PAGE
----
Sedrick Huckaby's Big Momma's House in Fort Worth

Art

Storytelling, news, and reviews about works of art and the artists behind them

Art |
April 1, 1995

A Fan’s Notes

For sixty years, Austinite Raymond Daum befriended Hollywood’s biggest stars. Now he’s selling off his memories.

Art |
March 1, 1995

Cattle Auction, San Angelo, 1940

In no other state were the turbulent thirties documented as exhaustively as in Texas, where Farm Secirity Administration photographers such as Dorothea Lange and Russell Lee took more than five thousand pictures of Depression and pre-war life . When the agency became the Office of War Information, some of its

Art |
January 1, 1995

Brush With Fame

As a curator and in his own work as a painter, Jerry Bywaters left a lasting legacy of Texas art.

Art |
November 1, 1993

All American

The Dallas Museum of Art spent $55 million on a splendid new wing—and redefined itself in the process.

Art |
September 30, 1993

Hoof in Mouth

The biggest brouhaha in Dallas isn’t about taxes, potholes, or garbage collection. It’s about seventy bronze steers.

Art |
June 30, 1993

Moving Pictures

A provocative San Antonio exhibit captures the flash and fervor of the Chicano movement in art and politics.

Art |
January 1, 1993

Shooting Stars

With wit and grit, Amarillo-born photographer Mark Seliger persuades reluctant celebrities to show their true selves.

Art |
November 1, 1992

The Cowboy Boot Book

This fall, photographer Jim Arndt and Western props supplier Tyler Beard visited the annual event in Burnet to chew the fat with many of the craftsmen featured in The Cowboy Boot Book (Peregrine Smith Books), their pictorial guide to fancy footgear. Arndt and Beard have dressed Western

Art |
November 1, 1992

Dead Again

Get your masks on; put on your dancing shoes. It’s time for Mexico’s Day of the Dead, one of the liveliest celebrations around.

Art |
November 1, 1992

Raw Visions

A Houston show introduces new black Texas artists in works that range from personal vision to political agitprop.

Art |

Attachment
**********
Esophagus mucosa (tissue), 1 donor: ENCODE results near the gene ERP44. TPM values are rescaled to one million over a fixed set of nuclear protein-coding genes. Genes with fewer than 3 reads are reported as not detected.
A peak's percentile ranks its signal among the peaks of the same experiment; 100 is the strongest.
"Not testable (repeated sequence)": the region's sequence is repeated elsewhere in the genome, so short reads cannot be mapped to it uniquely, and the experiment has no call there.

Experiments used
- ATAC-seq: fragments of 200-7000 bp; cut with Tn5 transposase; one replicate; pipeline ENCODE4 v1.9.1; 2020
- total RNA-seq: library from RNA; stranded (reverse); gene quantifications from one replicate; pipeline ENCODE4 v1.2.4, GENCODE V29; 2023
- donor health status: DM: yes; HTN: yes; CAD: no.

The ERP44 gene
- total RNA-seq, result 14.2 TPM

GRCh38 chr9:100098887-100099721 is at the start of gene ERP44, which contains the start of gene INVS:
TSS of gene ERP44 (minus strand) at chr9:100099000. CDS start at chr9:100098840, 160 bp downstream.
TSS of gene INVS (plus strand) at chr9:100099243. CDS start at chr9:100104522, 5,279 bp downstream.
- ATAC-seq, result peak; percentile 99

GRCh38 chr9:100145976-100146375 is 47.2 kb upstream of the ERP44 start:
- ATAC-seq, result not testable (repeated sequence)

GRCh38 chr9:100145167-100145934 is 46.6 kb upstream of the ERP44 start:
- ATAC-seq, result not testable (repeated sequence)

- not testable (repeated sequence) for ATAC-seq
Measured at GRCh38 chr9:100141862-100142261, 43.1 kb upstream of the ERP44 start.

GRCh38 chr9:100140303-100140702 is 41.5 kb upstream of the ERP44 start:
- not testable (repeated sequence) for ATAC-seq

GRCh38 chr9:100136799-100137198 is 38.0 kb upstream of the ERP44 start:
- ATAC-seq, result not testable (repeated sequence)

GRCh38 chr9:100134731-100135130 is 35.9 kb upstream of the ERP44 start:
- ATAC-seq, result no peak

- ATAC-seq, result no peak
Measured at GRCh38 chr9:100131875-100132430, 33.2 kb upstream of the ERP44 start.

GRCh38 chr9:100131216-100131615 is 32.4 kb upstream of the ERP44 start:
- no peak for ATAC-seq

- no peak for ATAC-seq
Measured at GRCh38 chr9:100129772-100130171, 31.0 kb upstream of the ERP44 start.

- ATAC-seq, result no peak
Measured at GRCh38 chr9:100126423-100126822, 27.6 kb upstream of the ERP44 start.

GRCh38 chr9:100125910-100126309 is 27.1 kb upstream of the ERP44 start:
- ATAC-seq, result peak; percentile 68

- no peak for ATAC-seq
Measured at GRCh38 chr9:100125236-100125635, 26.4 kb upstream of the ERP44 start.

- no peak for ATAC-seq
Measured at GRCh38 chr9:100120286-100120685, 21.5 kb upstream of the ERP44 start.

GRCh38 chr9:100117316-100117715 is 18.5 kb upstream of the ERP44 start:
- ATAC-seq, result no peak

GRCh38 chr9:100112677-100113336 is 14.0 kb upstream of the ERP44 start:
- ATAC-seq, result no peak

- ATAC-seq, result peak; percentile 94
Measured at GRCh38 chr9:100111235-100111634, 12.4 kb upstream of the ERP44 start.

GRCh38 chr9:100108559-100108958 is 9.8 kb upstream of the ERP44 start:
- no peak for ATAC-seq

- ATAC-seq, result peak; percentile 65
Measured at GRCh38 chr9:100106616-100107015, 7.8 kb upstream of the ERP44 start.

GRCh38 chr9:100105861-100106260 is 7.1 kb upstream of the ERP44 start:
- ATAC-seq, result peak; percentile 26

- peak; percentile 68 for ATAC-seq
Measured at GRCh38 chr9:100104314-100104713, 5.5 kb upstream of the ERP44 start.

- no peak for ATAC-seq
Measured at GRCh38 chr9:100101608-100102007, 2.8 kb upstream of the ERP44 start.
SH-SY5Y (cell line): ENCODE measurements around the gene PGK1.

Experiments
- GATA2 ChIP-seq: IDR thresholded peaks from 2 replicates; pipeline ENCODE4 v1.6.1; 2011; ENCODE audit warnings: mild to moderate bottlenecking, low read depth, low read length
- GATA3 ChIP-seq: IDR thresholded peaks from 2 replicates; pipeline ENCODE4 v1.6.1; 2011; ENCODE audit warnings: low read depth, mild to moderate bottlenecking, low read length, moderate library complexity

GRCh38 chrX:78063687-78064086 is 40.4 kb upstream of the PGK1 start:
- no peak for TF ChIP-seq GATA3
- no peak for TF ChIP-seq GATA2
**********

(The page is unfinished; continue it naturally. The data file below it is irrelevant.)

September 30, 1992

Stagecoach Alpine

ON A HILLTOP NEAR THE INTERSECTION of U.S. highways 67 and 90, just east of Alpine, a plywood stagecoach and four horses seem to be hightailing it into town. “A local artist-character built the stagecoach,” says Rick Sohl, who owns the hilltop. “He used it in parades but was looking

Art |
August 31, 1992

Bull Snake on a Sofa

When James H. Evans moved to Marathon in 1988, he was struck by its abundant wildlife. “Anything unattended will be overrun with animals,” says the photographer. Evans takes up that theme in his “Lucille” series, focusing on a house vacated by the death of an elderly friend of that name.

Art |
July 31, 1992

Rodeo Reliquary, 1991

After a visit abroad in 1987, Sean Earley transformed his art. He returned steeped in Italy’s ubiquitous religious imagery, eager to paint the icons of his home state’s country and western myths (see “Earley Texas,” TM, December 1990). In this memorial scene, the Rodeo Queen presides over ascending contestants. Set

Art |
June 30, 1992

Arcola Cafe

When Birney Imes began working on his juke joint series in 1983, the black honky- tonks that nourished the Mississippi Delta’s rich blues tradition were being replaced by discos. “What attracted me,” Imes says, “was the creativity that went into that special atmosphere. The older places have a timeless quality.”

Art |
June 30, 1992

Elvisualizations

Elvis fans will have their very own sightings in a new book, In Search of Elvis, just published by the Summit Group in Fort Worth ($12.95). The cartoon book is a knockoff of the prodigiously successful Where’s Waldo? children’s series, but Summit’s publicity coordinator Bryan Drake suspects that more parents

Art |
June 30, 1992

Southern Exposure

At Houston’s Museum of Fine Arts, Mexican photographers portray their culture with rare empathy and a sense of wonder.

Art |
June 30, 1992

Hot Shot

Haven’t heard of Geof Kern, Texas’ most famous photographer? You must live here.

Art |
May 31, 1992

Fay Ray at Siesta Time

William Wegman’s subtle portraits of his weimaraners have elevated the pet photo to high art. But few connoisseurs have known the range of his creativity—until now. The &first retro- spective of the artist’s output, on view at Houston’s Contemporary Arts Museum, offers more of his trademark pups but also plenty